Household Saving, Class Identity, and Conspicuous Consumption

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Household Saving, Class Identity, and Conspicuous Consumption

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dc.contributor.author Wisman, Jon D.
dc.date.accessioned 2009-02-26T21:40:11Z
dc.date.available 2009-02-26T21:40:11Z
dc.date.created 2008-11
dc.date.issued 2008-11
dc.identifier.uri http://hdl.handle.net/1961/5044
dc.description working paper No. 2008-19. 38 pages. en
dc.description.abstract The saving rate for U.S. households has long been low relative to those in other wealthy countries and in recent decades this rate has plummeted. Most studies of household saving behavior are based on the life-cycle theory of saving. However, there is doubt as to whether these studies adequately explain the low and declining rate in the U.S. This study explores two hypotheses that depart from the life-cycle explanatory framework. The first hypothesis examines the possibility that the low rate of household saving in the U.S. is related to Americans’ strong belief that vertical mobility in the U.S. is readily possible and hence their relatively weak sense of class identity. A second corollary hypothesis is that in an economy in which a high degree of vertical mobility is thought possible, a high degree of inequality in the distribution of income and wealth may reinforce the tendency to save little. en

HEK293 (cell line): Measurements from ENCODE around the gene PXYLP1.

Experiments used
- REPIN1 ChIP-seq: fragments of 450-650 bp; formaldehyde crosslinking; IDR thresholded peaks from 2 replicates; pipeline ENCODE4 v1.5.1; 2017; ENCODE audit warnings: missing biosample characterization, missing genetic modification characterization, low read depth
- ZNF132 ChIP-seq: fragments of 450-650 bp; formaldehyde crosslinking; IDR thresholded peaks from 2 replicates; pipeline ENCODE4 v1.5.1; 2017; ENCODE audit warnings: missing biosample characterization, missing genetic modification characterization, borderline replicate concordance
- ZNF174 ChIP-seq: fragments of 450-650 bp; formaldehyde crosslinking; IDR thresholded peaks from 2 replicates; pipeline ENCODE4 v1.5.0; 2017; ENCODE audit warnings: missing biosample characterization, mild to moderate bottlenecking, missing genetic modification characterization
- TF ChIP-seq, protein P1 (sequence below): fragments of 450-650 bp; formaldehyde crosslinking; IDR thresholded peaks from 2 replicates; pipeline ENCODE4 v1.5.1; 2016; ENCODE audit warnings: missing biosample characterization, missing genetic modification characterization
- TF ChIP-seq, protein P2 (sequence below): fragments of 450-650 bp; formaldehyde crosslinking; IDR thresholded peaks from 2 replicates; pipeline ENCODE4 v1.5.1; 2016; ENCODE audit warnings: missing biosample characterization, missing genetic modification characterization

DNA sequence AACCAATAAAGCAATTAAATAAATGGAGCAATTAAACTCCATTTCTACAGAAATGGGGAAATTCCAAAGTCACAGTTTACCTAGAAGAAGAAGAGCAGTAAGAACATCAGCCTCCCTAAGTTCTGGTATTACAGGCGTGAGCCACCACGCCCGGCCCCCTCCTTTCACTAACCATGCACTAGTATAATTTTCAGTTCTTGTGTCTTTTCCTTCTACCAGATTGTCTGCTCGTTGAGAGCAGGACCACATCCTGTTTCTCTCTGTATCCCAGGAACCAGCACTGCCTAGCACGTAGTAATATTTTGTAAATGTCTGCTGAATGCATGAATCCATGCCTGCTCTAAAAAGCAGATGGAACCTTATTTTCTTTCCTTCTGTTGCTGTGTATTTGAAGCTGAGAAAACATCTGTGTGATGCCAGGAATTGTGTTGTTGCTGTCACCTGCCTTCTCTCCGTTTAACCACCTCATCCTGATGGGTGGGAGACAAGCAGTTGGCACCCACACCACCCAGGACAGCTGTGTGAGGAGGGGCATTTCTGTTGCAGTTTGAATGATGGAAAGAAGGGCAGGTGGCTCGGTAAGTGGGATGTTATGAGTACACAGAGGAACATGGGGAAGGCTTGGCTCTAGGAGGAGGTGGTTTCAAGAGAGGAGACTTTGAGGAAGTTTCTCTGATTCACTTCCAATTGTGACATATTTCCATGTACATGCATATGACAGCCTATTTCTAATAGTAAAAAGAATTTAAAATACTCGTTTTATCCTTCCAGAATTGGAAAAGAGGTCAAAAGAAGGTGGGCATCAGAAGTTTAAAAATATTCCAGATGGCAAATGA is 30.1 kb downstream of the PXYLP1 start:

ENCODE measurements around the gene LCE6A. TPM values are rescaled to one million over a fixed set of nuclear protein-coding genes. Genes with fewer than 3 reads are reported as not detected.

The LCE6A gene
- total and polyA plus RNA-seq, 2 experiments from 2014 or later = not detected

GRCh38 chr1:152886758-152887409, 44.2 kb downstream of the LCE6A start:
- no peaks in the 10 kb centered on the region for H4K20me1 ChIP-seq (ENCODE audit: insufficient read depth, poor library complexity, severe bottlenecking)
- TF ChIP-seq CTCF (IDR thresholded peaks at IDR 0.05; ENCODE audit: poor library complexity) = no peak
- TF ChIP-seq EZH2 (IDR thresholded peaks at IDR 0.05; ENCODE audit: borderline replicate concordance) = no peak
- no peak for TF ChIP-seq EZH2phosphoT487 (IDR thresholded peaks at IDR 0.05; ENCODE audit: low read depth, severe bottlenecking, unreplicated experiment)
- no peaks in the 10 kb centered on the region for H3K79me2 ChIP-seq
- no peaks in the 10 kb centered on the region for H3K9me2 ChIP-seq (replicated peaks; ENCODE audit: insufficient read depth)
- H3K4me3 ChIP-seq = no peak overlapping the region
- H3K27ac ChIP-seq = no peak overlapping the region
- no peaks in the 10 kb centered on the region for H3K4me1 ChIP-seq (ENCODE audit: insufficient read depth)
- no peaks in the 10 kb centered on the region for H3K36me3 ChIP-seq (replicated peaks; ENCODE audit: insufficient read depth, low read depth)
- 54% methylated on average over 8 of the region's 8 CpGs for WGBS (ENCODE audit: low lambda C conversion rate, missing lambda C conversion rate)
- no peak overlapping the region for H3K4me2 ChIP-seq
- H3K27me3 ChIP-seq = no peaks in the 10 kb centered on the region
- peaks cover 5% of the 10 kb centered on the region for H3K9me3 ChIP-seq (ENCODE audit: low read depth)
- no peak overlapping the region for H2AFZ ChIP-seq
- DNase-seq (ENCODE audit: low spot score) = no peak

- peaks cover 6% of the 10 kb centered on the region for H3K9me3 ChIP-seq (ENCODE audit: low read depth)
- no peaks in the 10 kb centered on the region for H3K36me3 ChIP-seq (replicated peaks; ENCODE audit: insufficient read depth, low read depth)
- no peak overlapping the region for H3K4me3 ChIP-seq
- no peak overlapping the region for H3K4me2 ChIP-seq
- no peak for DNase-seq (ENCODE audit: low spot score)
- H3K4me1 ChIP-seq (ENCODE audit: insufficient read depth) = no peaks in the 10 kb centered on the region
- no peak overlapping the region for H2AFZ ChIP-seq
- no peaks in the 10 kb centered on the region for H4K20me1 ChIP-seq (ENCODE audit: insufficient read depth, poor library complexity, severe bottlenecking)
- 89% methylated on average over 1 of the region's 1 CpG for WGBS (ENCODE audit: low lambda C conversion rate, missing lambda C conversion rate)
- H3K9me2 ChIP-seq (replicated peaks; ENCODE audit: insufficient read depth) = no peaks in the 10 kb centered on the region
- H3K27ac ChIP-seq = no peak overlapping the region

dc.description.sponsorship Department of Economics, American University en
dc.language.iso en_US en
dc.publisher Department of Economics, American University en
dc.rights Copyright © 2008 by Jon D. Wisman. All rights reserved. Readers may make verbatim copies of this document for non-commercial purposes by any means, provided that this copyright notice appears on all such copies. en
dc.title Household Saving, Class Identity, and Conspicuous Consumption en
dc.type Working Paper en


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